One particularly relevant session at this week’s SXSWi featured three major brands that have made substantial commitments to social media: H&R Block, Carnival Cruises and JC Penney. The overarching message from the marketers leading the charge is that their social media experiments are still nascent. They’re not sure where these forays into social media will take them, but the early returns are compelling. Chris Bowler from Razorfish put the interesting panel together.
H&R Block has financial advice widgets and a presence on Myspace, Facebook and YouTube. But the most promising platform for the financial services company so far seems to be Twitter. Digital marketing VP Paula Drum started by using Twitter to listen. Soon, it became a customer service tool. Now, staff members are regularly tweeting financial advice, and the company is using the platform to test new marketing messages and extend its marketing campaigns. Twitter has turned into a way for the company to connect with its audience throughout the year, not just at tax time. It’s also a way to reach out to younger customers. In Drum’s view, ROI stands for “Risk of Ignoring.” Her message: We must engage the next generation or else.
H&R Block has 100,000 tax professionals, and 10% are now tweeting. (There’s no mandate; it’s an option for employees.) As you can imagine, getting them all up to speed on the technology and how best to use it has been a major education effort.
Biggest issue: Trading media dollars for human capital to educate and support. Greatest reward: A deeper sense of community loyalty and trust.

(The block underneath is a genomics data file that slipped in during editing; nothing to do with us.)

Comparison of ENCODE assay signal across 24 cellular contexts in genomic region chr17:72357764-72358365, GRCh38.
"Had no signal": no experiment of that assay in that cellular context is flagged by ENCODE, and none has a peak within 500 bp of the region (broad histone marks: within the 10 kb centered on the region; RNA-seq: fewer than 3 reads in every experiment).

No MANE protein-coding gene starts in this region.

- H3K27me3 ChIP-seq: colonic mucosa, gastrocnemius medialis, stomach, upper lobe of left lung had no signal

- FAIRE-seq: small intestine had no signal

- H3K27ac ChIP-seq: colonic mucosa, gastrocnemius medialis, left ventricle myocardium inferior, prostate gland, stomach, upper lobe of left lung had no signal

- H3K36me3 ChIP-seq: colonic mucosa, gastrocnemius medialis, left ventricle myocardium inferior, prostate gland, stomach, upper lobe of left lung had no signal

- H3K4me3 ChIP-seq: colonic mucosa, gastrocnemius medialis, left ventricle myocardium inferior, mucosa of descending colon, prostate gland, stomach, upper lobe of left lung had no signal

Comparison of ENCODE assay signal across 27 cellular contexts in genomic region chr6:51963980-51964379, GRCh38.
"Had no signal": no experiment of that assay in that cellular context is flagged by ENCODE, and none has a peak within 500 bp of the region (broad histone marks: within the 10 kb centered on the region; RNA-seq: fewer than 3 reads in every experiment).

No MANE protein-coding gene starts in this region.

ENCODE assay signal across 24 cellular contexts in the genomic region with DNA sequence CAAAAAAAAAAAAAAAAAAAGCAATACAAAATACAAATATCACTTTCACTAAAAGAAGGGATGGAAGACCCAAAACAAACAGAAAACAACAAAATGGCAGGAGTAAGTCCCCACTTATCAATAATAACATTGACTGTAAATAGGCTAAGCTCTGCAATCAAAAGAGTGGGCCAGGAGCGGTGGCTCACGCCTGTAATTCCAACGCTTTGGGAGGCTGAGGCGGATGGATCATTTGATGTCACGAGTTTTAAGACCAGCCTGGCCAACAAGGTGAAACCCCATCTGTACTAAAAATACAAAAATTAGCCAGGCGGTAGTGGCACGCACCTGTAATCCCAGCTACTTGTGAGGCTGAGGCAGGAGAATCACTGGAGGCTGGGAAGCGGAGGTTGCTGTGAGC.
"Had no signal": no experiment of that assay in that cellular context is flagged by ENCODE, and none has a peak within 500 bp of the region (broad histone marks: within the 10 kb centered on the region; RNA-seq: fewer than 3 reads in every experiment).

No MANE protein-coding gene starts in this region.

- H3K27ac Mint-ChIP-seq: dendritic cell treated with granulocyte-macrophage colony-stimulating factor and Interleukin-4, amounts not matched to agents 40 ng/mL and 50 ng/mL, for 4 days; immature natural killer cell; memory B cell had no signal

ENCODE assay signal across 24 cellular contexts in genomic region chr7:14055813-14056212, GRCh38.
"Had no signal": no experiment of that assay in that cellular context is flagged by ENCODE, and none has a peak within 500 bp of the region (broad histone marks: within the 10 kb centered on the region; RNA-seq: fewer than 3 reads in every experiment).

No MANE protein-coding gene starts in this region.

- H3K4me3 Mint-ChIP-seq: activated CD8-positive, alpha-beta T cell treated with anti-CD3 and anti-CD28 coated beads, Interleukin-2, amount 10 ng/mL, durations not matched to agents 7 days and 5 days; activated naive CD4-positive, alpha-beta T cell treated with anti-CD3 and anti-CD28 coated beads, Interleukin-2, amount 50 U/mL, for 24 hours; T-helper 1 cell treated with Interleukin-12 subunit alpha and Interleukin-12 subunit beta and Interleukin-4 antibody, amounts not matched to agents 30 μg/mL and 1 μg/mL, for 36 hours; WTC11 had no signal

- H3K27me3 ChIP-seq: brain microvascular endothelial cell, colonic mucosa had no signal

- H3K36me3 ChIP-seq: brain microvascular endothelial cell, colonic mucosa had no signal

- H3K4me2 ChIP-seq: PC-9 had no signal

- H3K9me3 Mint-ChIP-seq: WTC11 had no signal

A LOT of people are passionate about cruising. The Carnival Connections program includes Cruise Talk forums that see 500 posts per day. The Carnival Cruise community “scrapblogs” with photos on Flickr and videos on YouTube. They also have an exceedingly popular blog hosted by John Heald, a real-life cruise director with a big personality and a devoted following –- so much so that his followers (confusingly, they call themselves bloggers) go on cruises together. Even given all that, Director of Online Marketing Jordan Corredera said: “We’re still not sure what the heck we’re doing with it.” They have one online community manager and two other specialists who monitor their boards and chime in on certain questions. A social media strategist advises the overall plan.
JC Penney’s goal for its social media activities is to heighten the perception of its brand quality. Alongside small but growing Twitter and Facebook presences targeting women, the retailer’s main investment is a YouTube video “Beware of the Doghouse,” which hit the viral jackpot. JC Penney created a microsite to support the Doghouse campaign, hired a new-media strategist to seed and position the video, did blog outreach and invested in display ads and in-store cards to drive traffic.
Because they didn’t anticipate its off-the-charts success (servers crashed left and right and they needed to respond quickly) the entire effort “cost more than we anticipated.” Still, these are great problems to have.